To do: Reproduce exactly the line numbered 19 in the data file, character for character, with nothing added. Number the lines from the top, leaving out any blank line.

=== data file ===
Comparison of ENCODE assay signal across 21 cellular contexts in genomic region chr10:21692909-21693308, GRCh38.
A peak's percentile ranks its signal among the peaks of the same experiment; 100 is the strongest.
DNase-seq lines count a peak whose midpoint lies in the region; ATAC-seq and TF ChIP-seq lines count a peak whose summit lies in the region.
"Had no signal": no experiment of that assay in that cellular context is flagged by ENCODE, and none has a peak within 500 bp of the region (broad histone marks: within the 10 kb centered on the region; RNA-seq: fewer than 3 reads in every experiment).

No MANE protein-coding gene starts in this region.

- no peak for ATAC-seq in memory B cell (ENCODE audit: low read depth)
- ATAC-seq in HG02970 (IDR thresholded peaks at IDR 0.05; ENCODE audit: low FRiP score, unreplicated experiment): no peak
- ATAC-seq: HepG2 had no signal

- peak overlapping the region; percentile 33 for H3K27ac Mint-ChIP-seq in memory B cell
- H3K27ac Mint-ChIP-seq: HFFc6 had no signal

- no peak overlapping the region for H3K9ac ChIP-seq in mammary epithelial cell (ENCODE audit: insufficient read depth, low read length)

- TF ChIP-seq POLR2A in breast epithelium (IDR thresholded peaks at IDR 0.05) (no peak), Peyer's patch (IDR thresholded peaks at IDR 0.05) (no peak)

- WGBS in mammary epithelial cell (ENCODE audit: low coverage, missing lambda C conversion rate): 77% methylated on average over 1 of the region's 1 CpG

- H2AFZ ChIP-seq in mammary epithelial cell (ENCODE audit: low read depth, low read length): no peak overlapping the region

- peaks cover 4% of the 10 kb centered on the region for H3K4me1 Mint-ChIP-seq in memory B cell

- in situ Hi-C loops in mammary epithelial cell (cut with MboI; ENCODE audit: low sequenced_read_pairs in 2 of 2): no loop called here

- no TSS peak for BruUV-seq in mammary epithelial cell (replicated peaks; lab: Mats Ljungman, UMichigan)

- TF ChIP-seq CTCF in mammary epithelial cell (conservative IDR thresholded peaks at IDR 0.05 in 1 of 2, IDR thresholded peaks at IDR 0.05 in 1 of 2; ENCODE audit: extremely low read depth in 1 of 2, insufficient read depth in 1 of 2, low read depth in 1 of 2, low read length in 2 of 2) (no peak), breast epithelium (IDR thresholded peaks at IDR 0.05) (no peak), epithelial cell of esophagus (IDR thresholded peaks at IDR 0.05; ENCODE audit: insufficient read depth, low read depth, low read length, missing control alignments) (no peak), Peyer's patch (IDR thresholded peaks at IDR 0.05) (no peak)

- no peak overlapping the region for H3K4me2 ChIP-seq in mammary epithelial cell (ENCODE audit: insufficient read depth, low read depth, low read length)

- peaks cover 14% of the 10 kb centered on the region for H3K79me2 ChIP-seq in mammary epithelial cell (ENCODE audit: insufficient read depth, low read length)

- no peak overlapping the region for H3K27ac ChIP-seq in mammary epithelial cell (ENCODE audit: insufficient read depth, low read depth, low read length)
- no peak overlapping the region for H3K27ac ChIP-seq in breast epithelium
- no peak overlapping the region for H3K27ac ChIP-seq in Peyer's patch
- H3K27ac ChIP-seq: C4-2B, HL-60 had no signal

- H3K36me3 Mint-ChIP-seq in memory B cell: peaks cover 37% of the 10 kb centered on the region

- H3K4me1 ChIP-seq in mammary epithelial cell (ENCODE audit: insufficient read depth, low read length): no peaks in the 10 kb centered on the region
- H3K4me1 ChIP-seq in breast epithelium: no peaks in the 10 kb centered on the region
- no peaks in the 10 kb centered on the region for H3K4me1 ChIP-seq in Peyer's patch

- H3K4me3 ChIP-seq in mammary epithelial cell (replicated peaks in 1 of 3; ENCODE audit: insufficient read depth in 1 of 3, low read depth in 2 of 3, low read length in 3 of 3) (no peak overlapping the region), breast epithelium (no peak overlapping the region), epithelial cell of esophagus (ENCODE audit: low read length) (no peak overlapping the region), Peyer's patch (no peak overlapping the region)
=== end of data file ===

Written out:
- no peak overlapping the region for H3K4me2 ChIP-seq in mammary epithelial cell (ENCODE audit: insufficient read depth, low read depth, low read length)